Big Australian banks make up around 20% of the equity market, measured by market capitalization and inclusion in the S&P/ASX 200 Index.
It’s easy to see why ASX bank stocks have been so popular since the early 1990s when Australia hit a recession and mortgage interest rates were over 15%!
A great thing about banks is that, for the most part, they are “implicitly” protected against complete financial collapse or bankruptcy, because a bank that failed would be a political nightmare. In saying that, as we have seen recently, shareholder returns are never guaranteed.
Get a price on profit (PE ratio)
Chances are, if you’ve been actively investing in stocks for more than a few years, you’ll have heard of the PE ratio. The price-to-earnings ratio or “PER” compares a company’s stock price (P) to its latest earnings per share (E) for the entire year. If you bought a cafe for $100,000 and it made $10,000 in profit last year, that’s a price-to-earnings ratio of 10x ($100,000/$10,000). “Profit” is just another word for profit. Thus, the PE ratio essentially indicates “annual price/earnings multiple”.
The PE ratio is a very general tool but it is not perfect, so it is important to use it with other techniques (see below) to back it up. That said, one of the standard ratio strategies that even professional analysts will use to evaluate a stock is to compare the company’s PE ratio with its competitors to try to determine if the stock is excessive or cheap. This is the same as saying: “if all the other stocks in the banking sector are quoted at a PE of X, this one should be too”. We will go further than that in this article. We will apply the principle of mean reversion and multiply earnings per share (E) by the industry average PE ratio (E x industry PE) to calculate what an average company would be worth.
If we take ANZ’s stock price today ($23.55), along with earnings (i.e., earnings) per share data for its fiscal year 2020 ($1.21) , we can calculate the PE ratio of the company at 19.5x. This compares to the banking industry average PE of 22x.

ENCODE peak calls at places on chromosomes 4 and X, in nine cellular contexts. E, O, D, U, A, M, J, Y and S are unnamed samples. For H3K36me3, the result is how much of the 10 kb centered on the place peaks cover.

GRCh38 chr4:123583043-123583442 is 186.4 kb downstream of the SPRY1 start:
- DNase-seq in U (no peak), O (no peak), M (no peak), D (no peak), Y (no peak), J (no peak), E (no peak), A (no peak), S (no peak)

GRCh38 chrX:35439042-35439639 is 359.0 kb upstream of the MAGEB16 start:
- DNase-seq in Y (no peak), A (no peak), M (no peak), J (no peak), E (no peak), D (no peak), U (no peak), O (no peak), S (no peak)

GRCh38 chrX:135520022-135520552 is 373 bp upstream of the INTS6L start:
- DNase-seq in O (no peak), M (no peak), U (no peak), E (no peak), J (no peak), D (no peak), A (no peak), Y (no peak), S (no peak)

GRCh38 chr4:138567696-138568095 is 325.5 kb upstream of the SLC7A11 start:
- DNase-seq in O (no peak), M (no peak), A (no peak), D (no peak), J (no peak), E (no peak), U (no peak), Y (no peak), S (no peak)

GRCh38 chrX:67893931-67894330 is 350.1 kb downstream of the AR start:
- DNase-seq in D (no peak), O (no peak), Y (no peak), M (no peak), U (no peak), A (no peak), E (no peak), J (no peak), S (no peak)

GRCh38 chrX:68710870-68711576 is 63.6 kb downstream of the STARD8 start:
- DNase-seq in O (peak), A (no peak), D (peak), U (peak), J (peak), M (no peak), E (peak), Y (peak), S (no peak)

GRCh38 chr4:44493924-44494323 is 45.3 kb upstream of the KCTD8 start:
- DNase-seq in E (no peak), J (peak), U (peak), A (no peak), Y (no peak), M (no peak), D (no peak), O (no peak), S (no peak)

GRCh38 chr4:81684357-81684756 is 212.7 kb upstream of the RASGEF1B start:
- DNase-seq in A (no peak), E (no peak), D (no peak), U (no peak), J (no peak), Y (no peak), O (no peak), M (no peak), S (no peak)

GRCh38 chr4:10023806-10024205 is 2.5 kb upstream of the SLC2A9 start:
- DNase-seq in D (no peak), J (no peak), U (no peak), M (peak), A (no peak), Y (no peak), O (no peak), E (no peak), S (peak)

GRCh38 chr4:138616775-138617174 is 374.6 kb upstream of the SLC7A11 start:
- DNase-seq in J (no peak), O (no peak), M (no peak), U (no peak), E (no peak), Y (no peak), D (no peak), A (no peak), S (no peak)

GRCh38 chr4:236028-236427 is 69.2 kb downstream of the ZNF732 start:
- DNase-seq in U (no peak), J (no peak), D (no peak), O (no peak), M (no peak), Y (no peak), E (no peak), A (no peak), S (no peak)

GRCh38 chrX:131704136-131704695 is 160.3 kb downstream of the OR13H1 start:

Next, take the earnings per share (EPS) ($1.21) and multiply it by the average PE ratio for the ANZ (Banking) sector. This translates to a “sector-adjusted” PE valuation of $26.51.
What are ANZ dividends worth?
A Dividend Discount Model or DDM is a much more robust way of valuing companies in the banking industry – if done correctly (take your time!).
DDM valuation models are among the oldest valuation models used on Wall Street and even here in Australia. A DDM model uses the most recent full year dividends (e.g. last 12 months or LTM) or expected dividends for the next year, then assumes dividends remain constant or increase slightly for the forecast period (e.g. 5 years or forever).
To make this DDM easier to understand, we will assume that last year’s dividend payment ($0.60) increases at a fixed rate each year.
Then we choose the “risk” rate or the expected rate of return. This is the rate at which we discount future dividend payments into today’s dollars. The higher the “risk” rate, the lower the stock price valuation.
We used a blended rate for dividend growth and a risk rate between 6% and 11%, then got the average.
This simple DDM valuation of ANZ shares is $11.44. However, using an “adjusted” dividend payment of $1.40 per share, the valuation jumps to $25.10. The expected dividend valuation compares to ANZ Banking Group’s share price of $23.55. Since the company’s dividends are fully franked, you may choose to make an additional adjustment and make the valuation on the basis of a “gross” dividend payment. That is, cash dividends plus franking credits (available to eligible shareholders). Using the expected gross dividend payment ($2.00), our valuation of the ANZ share price is estimated at $35.85.
It goes without saying that these two valuation strategies are only the starting point in the process of analyzing and valuing a bank stock like ANZ. If we were looking at stocks and considering an investment, we would want to know more about the bank’s growth strategy. Do net interest margins hold up if they pursue more loans (i.e. interest income)? How do they handle regulation if they are looking for more non-interest income (fees for financial advice, investment management, etc.)?
Finally, it is always important to take stock of the management team. For example, when we pulled data on culture from ANZ Banking Group, we found that it was not a perfect 5/5. No company has a perfect culture, of course. However, culture is something we think about a lot when analyzing companies to buy and keep for the very long term (10+ years).